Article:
Hyperprolactinemic Galactorrhea as a Side Effect of Aripiprazole: An Adolescent Case (Aripiprazole-Related Hyperprolactinemic Galactorrhea)

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Excerpt

To the Editors
Aripiprazole, an atypical antipsychotic, is a partial agonist at dopamine D2 and serotonin 5-HT1A receptors and an antagonist at 5-HT2A receptors.1 In children and adolescents, it is used for several conditions like psychotic symptoms, mood symptoms, tics, irritability, aggressiveness, and behavioral problems accompanied with autism spectrum disorders and intellectual disabilities.2–4 Common adverse effects of aripiprazole include increased appetite, nausea, dyspepsia, headache, somnolence, and akathisia. Compared with other atypical antipsychotics, aripiprazole is reported to have fewer adverse effects such as sedation, weight gain, QTc prolongation, and prolactin elevation.3 Because of its minimal or no significant effects in prolactin levels, it is known as a prolactin-sparing antipsychotic.5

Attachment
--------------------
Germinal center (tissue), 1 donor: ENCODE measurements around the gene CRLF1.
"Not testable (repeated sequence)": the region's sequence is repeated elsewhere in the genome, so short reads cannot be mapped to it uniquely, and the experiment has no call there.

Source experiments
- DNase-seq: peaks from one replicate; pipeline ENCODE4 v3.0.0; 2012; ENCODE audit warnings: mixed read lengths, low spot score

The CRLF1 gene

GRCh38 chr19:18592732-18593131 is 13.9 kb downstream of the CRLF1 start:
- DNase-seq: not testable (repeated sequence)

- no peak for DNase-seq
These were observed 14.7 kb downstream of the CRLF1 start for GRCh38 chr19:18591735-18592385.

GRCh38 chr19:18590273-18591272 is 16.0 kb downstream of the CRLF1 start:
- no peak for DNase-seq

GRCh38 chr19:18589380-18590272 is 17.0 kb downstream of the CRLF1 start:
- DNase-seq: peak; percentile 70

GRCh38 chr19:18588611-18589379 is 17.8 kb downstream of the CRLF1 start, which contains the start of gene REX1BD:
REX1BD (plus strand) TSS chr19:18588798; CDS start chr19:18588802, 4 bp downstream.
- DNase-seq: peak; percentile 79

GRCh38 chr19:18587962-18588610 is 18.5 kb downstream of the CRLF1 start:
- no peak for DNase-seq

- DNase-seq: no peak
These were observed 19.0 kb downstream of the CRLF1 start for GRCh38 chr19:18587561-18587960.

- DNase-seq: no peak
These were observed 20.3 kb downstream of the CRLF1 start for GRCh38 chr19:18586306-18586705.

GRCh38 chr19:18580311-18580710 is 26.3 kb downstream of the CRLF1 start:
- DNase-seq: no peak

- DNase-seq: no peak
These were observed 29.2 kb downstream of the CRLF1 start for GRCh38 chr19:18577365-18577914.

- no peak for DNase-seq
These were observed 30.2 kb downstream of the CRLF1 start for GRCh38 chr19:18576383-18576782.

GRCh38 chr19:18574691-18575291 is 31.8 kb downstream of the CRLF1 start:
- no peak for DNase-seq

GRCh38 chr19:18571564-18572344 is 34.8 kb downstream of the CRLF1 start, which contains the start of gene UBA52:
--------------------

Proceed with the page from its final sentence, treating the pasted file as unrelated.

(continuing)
In this article, we report the occurrence of an unusual adverse effect, hyperprolactinemic galactorrhea, with a low dose of aripiprazole in an adolescent girl.
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